A new study has found that two supermassive black holes will merge within 10,000 years, in a collision that will cause ripples across the universe.
The study, led by a team of astronomers at the California Institute of Technology, found that two supermassive black holes, about 9 billion light-years away in deep space, orbit each other every two years.
Each supermassive black hole is hundreds of millions of times more massive than our Sun.
In addition, the two objects are relatively close to a distance of 1,950 astronomical units (about 50 times more than the distance between our Sun and Pluto)
The two objects will collide in 10,000 years, in a collision so intense that it will send gravitational waves through the fabric of space and time.
The studyPublished Wednesday in The Astrophysical Journal Letters, titled An unexpected phenomenon for PKS 2131–021 Blazar: A unique candidate for a supermassive black hole.
The authors say that despite the fact that galaxy mergers are not rare, “there have been relatively few cases of two galaxies with supermassive black holes (SMBHs) in their nuclei that have been seen in an actual merger.”
The researchers discovered these two objects in an energy-rich object known as a quasar, a high-energy, highly luminous galactic nucleus powered by a supermassive black hole.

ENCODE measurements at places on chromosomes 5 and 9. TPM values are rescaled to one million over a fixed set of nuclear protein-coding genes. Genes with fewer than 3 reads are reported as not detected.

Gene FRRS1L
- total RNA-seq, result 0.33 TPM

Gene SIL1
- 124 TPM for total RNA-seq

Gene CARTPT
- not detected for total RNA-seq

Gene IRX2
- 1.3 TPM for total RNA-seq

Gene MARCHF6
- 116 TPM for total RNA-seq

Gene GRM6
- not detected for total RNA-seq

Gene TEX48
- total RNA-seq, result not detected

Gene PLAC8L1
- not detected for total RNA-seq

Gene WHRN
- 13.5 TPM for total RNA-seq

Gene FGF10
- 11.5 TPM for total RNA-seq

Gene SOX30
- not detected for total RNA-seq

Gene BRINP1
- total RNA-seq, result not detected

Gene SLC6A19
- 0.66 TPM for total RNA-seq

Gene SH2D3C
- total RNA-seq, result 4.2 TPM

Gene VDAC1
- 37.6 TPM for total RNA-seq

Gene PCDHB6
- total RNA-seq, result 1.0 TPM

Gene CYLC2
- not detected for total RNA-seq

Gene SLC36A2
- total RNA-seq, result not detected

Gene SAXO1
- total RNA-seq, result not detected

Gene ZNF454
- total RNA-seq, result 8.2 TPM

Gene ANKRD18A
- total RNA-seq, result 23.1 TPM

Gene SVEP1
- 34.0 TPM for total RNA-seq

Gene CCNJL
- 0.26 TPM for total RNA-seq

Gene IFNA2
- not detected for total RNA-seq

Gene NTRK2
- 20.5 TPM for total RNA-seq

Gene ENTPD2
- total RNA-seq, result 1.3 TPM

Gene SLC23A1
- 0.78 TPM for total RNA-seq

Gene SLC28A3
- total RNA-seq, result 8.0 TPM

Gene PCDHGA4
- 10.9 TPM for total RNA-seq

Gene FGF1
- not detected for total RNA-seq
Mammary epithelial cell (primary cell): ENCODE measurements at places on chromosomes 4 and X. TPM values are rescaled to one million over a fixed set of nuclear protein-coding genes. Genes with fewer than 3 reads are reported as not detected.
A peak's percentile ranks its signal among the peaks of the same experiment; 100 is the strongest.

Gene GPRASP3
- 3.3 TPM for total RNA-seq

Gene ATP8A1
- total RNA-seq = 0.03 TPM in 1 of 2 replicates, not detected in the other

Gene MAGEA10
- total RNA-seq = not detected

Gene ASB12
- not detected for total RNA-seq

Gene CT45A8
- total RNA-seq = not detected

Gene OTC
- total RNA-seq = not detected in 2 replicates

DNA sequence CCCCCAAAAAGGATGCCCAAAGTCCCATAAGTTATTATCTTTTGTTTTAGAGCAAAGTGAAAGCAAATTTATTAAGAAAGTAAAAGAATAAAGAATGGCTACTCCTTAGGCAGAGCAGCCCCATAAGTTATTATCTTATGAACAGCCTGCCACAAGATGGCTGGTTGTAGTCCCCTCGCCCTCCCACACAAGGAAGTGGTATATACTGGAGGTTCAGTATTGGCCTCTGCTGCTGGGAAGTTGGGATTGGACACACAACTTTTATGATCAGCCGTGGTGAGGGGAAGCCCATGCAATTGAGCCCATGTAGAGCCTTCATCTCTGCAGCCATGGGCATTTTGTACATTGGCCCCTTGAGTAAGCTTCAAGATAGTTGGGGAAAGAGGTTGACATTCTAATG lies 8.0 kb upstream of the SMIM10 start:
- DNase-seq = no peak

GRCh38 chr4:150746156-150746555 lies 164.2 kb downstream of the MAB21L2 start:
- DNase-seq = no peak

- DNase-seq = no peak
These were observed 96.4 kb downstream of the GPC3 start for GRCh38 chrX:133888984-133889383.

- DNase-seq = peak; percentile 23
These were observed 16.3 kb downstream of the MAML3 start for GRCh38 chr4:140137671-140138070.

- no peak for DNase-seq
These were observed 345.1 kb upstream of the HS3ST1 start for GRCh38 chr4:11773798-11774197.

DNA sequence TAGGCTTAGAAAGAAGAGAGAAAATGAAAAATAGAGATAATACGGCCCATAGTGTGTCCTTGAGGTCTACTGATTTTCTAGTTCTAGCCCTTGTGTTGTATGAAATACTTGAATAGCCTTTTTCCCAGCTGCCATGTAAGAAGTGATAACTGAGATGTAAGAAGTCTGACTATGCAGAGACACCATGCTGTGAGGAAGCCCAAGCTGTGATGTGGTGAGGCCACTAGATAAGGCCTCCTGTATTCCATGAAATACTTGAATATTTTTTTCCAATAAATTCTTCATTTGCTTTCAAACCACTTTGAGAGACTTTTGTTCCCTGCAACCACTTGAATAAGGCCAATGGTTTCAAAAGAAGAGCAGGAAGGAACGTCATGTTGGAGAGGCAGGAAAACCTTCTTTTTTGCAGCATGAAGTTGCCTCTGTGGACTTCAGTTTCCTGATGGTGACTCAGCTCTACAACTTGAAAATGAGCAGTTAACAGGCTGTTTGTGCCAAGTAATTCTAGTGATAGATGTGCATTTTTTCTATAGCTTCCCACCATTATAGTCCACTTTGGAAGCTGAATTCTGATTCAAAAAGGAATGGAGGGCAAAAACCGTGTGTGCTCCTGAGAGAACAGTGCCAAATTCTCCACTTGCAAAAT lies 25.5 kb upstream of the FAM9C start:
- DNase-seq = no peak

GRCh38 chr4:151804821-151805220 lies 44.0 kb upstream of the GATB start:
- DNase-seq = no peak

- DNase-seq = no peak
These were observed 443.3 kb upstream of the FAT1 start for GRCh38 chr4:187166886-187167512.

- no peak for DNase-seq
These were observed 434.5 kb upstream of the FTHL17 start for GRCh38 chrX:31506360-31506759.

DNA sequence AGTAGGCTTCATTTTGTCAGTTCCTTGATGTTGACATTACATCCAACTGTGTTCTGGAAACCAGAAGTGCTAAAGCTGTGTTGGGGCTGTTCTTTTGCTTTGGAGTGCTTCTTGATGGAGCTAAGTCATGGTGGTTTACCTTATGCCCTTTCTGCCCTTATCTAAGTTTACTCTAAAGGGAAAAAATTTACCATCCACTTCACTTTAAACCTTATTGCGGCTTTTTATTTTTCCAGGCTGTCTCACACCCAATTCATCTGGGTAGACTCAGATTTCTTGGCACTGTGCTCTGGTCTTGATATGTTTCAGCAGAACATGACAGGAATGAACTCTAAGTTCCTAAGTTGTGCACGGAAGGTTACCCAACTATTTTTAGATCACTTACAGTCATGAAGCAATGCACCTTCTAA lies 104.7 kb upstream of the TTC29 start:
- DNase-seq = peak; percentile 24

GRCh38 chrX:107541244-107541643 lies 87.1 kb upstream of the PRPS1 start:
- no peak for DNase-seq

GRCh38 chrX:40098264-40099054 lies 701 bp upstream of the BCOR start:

according to California Institute of TechnologySome supermassive black holes of quasars explode jets at the speed of light — in the new study, the quasar, designated PKS 2131-021, belongs to a subclass of quasars called blazars, which shoot their jets to Earth.
The researchers hypothesize that PKS 2131-021, observed more than 45 years ago, is now the second known quasar with a pair of supermassive black holes on the verge of merging.
The first known quasar is called OJ 287 and has two black holes separated from each other and orbiting each other every nine years.
So how do two supermassive black holes converge?
When galaxies clump together, their black holes typically gravitate toward the center of the newly accreting galaxy, eventually creating a larger black hole.
When black holes merge, their immense force disrupts the fabric of the universe with gravitational waves.
This article originally appeared the sun Reproduced here with permission.
“Thinker. Coffeeaholic. Award-winning gamer. Web trailblazer. Pop culture scholar. Beer guru. Food specialist.”